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BioMed Research International
Volume 2014, Article ID 429031, 14 pages
Review Article

The Role of Physical Exercise in Inflammatory Bowel Disease

1Department of Ergonomics and Exercise Physiology, Faculty of Health Sciences, Jagiellonian University Medical College, 31-531 Cracow, Poland
2Gastroenterology Clinic, Jagiellonian University Medical College, 31-501 Cracow, Poland
3Department of Physiology, Faculty of Medicine Jagiellonian University Medical College, 31-531 Cracow, Poland

Received 1 January 2014; Revised 25 February 2014; Accepted 5 March 2014; Published 30 April 2014

Academic Editor: Lars L. Andersen

Copyright © 2014 Jan Bilski et al. This is an open access article distributed under the Creative Commons Attribution License, which permits unrestricted use, distribution, and reproduction in any medium, provided the original work is properly cited.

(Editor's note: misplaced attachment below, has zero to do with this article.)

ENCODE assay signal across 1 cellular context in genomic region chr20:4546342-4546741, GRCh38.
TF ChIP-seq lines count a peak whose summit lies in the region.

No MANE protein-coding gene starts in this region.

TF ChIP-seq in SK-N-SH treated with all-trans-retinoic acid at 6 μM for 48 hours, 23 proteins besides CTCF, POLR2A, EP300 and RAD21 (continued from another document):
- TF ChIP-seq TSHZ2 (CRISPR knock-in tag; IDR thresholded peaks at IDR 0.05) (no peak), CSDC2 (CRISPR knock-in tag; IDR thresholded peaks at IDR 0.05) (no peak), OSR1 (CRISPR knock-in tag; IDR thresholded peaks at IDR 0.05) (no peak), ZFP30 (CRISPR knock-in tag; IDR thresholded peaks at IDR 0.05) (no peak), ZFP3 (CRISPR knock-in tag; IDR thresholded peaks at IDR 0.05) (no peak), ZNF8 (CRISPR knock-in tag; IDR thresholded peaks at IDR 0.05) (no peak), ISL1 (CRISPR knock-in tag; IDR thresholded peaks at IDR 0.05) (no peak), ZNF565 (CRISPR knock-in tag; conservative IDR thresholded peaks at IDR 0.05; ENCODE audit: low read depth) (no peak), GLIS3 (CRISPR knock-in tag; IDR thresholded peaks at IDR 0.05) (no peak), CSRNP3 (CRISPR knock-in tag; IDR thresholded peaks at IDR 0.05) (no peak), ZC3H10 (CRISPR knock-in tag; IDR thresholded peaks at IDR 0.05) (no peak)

We reviewed and analyzed the relationship between physical exercise and inflammatory bowel disease (IBD) which covers a group of chronic, relapsing, and remitting intestinal disorders including Crohn’s disease (CD) and ulcerative colitis. The etiology of IBD likely involves a combination of genetic predisposition and environmental risk factors. Physical training has been suggested to be protective against the onset of IBD, but there are inconsistencies in the findings of the published literature. Hypertrophy of the mesenteric white adipose tissue (mWAT) is recognized as a characteristic feature of CD, but its importance for the perpetuation of onset of this intestinal disease is unknown. Adipocytes synthesize proinflammatory and anti-inflammatory cytokines. Hypertrophy of mWAT could play a role as a barrier to the inflammatory process, but recent data suggest that deregulation of adipokine secretion is involved in the pathogenesis of CD. Adipocytokines and macrophage mediators perpetuate the intestinal inflammatory process, leading to mucosal ulcerations along the mesenteric border, a typical feature of CD. Contracting skeletal muscles release biologically active myokines, known to exert the direct anti-inflammatory effects, and inhibit the release of proinflammatory mediators from visceral fat. Further research is required to confirm these observations and establish exercise regimes for IBD patients.